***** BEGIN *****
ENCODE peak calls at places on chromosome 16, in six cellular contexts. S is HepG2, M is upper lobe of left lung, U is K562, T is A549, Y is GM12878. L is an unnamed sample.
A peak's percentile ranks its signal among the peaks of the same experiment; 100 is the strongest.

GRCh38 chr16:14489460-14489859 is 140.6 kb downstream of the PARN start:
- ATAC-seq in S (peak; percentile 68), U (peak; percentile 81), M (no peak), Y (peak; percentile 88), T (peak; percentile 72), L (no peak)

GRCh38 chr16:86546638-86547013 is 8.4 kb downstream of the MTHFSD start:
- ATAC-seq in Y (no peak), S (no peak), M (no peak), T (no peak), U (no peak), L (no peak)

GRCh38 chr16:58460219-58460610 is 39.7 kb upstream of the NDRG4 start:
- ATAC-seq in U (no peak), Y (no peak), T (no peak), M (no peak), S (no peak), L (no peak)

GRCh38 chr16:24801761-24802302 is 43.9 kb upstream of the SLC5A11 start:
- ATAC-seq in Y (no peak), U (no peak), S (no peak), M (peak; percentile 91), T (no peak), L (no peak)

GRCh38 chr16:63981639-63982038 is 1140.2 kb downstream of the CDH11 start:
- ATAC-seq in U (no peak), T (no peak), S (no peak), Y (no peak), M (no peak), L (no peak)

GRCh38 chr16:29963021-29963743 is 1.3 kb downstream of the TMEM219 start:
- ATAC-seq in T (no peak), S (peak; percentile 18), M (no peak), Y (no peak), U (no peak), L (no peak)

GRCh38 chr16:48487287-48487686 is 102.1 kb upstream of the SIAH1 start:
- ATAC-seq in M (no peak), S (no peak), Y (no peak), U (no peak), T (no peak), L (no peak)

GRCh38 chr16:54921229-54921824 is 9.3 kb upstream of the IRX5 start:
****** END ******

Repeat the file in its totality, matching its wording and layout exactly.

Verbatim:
ENCODE peak calls at places on chromosome 16, in six cellular contexts. S is HepG2, M is upper lobe of left lung, U is K562, T is A549, Y is GM12878. L is an unnamed sample.
A peak's percentile ranks its signal among the peaks of the same experiment; 100 is the strongest.

GRCh38 chr16:14489460-14489859 is 140.6 kb downstream of the PARN start:
- ATAC-seq in S (peak; percentile 68), U (peak; percentile 81), M (no peak), Y (peak; percentile 88), T (peak; percentile 72), L (no peak)

GRCh38 chr16:86546638-86547013 is 8.4 kb downstream of the MTHFSD start:
- ATAC-seq in Y (no peak), S (no peak), M (no peak), T (no peak), U (no peak), L (no peak)

GRCh38 chr16:58460219-58460610 is 39.7 kb upstream of the NDRG4 start:
- ATAC-seq in U (no peak), Y (no peak), T (no peak), M (no peak), S (no peak), L (no peak)

GRCh38 chr16:24801761-24802302 is 43.9 kb upstream of the SLC5A11 start:
- ATAC-seq in Y (no peak), U (no peak), S (no peak), M (peak; percentile 91), T (no peak), L (no peak)

GRCh38 chr16:63981639-63982038 is 1140.2 kb downstream of the CDH11 start:
- ATAC-seq in U (no peak), T (no peak), S (no peak), Y (no peak), M (no peak), L (no peak)

GRCh38 chr16:29963021-29963743 is 1.3 kb downstream of the TMEM219 start:
- ATAC-seq in T (no peak), S (peak; percentile 18), M (no peak), Y (no peak), U (no peak), L (no peak)

GRCh38 chr16:48487287-48487686 is 102.1 kb upstream of the SIAH1 start:
- ATAC-seq in M (no peak), S (no peak), Y (no peak), U (no peak), T (no peak), L (no peak)

GRCh38 chr16:54921229-54921824 is 9.3 kb upstream of the IRX5 start: